Then farewell, Horace, whom I hated soMy own Latin abilities were never very good - good enough to impress people who never learned any Latin, to be sure. Good enough to (once I had learned the ancient Roman formula for inscriptions on monuments) impress the lovely and is-actually-an-accomplished-linguist Mrs. Borepatch when we visited Rome, as I rattled off what was carved on the various ruins in the Forum. She knew that I was most definitely not a linguist. What she didn't know was that I was cheating: the Romans were lovers of formula, and I learned the formula.
Not for thy faults, but mine; it is a curse
To understand, not feel thy lyric flow,
To comprehend, but never love thy verse.
And so I was able to stumble my way through Horace's Odes, like Byron. That's a shame, because you yourself know some of his poetry:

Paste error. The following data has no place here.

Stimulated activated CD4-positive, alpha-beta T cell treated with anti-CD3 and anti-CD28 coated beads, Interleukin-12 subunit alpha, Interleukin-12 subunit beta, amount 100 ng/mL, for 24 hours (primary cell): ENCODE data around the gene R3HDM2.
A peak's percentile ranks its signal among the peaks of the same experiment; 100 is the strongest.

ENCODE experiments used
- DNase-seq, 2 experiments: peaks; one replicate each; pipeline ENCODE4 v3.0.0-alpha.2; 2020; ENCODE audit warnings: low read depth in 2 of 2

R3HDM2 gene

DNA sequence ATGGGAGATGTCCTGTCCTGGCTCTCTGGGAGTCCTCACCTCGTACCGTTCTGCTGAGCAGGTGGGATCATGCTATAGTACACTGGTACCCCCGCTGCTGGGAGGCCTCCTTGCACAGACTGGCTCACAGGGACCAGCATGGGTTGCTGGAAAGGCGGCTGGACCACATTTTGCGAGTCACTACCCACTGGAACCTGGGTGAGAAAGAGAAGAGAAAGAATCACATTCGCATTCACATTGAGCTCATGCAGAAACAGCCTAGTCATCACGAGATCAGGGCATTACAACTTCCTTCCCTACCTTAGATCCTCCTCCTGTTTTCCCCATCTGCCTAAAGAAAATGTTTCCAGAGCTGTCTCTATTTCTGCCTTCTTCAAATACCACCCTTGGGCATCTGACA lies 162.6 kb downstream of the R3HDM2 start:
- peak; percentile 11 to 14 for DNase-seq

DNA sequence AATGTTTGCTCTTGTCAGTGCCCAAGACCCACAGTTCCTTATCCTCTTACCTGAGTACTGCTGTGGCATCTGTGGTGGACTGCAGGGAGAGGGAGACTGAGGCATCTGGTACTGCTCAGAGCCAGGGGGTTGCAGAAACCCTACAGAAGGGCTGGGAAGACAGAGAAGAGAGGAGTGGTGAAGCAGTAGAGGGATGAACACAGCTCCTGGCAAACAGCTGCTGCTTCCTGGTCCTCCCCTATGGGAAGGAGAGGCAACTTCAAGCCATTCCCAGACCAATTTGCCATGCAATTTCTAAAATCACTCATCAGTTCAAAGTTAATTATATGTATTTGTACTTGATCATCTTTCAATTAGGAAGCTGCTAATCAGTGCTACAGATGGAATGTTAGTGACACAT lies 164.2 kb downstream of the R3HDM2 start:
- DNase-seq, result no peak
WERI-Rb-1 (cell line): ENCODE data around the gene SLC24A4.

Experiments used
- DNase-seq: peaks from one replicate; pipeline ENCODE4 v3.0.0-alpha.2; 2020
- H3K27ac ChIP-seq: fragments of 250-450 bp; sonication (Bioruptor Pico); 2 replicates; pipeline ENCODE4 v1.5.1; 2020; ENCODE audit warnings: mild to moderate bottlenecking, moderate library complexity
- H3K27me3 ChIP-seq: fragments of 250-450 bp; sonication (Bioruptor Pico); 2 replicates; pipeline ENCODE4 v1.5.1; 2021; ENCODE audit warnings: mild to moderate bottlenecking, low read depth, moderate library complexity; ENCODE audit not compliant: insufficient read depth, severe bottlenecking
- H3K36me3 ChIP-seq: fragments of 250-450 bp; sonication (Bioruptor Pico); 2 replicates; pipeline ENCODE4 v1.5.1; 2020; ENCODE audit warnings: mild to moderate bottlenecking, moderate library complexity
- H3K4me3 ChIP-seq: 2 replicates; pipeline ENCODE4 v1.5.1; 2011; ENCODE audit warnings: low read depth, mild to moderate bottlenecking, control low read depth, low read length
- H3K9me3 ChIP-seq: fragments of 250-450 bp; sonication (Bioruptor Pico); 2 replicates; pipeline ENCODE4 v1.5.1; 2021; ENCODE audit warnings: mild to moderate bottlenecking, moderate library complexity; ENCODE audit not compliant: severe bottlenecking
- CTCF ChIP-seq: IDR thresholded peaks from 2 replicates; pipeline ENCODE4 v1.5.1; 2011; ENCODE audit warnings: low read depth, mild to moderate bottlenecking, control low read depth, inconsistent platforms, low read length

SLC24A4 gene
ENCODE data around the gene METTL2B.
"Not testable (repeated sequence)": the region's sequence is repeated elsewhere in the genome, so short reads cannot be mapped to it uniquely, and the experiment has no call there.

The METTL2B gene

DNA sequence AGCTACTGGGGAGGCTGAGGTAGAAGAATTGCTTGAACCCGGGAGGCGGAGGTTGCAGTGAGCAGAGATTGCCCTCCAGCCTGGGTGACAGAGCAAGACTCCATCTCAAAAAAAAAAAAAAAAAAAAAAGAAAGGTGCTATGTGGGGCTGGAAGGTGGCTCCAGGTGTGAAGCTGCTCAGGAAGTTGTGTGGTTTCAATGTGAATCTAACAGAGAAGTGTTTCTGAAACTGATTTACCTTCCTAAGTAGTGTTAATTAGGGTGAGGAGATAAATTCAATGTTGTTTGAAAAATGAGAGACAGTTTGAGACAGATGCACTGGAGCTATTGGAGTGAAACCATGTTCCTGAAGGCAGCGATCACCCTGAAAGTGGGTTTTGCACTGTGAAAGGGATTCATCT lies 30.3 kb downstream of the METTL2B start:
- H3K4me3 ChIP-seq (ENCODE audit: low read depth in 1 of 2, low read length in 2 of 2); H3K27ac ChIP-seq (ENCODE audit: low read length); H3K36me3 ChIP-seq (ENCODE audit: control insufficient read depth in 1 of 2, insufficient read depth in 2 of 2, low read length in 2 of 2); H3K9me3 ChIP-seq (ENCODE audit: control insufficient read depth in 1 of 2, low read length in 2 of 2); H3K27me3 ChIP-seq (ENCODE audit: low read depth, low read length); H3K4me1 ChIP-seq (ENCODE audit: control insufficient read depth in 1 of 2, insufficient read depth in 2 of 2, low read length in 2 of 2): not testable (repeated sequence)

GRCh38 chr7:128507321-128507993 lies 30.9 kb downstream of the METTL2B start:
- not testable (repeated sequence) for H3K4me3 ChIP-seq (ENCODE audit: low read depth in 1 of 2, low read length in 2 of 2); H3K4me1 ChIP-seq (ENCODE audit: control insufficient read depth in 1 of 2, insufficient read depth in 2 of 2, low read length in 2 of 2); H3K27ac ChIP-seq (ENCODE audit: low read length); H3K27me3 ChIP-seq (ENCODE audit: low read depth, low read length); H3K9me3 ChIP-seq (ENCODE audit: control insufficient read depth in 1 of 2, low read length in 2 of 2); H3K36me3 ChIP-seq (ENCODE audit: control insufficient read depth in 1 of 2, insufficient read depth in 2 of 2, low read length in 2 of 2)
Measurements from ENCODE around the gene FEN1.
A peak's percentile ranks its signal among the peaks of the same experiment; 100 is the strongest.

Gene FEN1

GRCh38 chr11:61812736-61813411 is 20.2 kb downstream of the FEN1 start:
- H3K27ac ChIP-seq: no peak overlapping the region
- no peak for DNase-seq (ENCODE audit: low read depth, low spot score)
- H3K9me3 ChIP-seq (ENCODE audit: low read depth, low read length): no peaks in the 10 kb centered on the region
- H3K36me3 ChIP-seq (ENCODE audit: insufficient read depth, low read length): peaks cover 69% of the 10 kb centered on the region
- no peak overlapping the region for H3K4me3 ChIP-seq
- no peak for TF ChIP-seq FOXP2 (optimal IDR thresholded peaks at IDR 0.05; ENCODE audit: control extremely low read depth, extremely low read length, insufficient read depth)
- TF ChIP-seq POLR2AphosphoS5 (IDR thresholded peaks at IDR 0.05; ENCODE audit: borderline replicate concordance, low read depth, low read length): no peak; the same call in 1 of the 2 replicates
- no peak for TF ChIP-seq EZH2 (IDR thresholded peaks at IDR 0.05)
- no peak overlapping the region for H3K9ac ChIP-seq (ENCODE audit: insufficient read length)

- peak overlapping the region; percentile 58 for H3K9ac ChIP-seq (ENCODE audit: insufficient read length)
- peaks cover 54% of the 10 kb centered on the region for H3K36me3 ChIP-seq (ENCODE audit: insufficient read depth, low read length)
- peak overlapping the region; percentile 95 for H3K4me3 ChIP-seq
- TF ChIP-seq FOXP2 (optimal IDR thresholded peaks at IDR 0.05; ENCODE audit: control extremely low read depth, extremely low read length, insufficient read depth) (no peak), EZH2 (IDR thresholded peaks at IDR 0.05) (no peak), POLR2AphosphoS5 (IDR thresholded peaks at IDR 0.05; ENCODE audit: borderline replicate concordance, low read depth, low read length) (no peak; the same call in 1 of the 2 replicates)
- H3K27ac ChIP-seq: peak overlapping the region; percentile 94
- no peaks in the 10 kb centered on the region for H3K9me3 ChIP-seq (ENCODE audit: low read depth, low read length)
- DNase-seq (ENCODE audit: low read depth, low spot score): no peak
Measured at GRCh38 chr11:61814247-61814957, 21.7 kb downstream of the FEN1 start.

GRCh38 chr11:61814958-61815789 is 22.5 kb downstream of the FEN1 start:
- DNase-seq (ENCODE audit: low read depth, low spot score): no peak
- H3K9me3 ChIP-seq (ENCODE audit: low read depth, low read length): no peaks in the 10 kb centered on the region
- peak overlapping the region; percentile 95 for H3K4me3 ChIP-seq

dum loquimur, fugerit invidaCarpe Diem. You've likely run across that one before. It's from Odes 1.11. Military veterans may have run across this one:
aetas: carpe diem, quam minimum
While we speak, envious time will have already fled
Seize the day, trusting as little as possible in the future
Dulce et decorum est pro patria mori.Dulce et decorum est pro patria mori. You might have run across that one, too.
mors et fugacem persequitur uirum
nec parcit inbellis iuuentae
poplitibus timidoue tergo.It’s sweet and fitting to die for one’s country.
Yet death chases after the soldier who runs,
and it won’t spare the cowardly back
or the limbs, of peace-loving young men.
Horace was the most famous and influential of the ancient poets. If I were as educated as I'd like, I'd improve my Latin to where I could not just stumble through the Odes, but actually appreciate them. It's a bit odd to think that I'm decently educated for our time but would be functionally illiterate for two centuries back.
Horace died on this day in 8 B.C. A friend of Caesar Augustus himself, he willed his estate to the Emperor.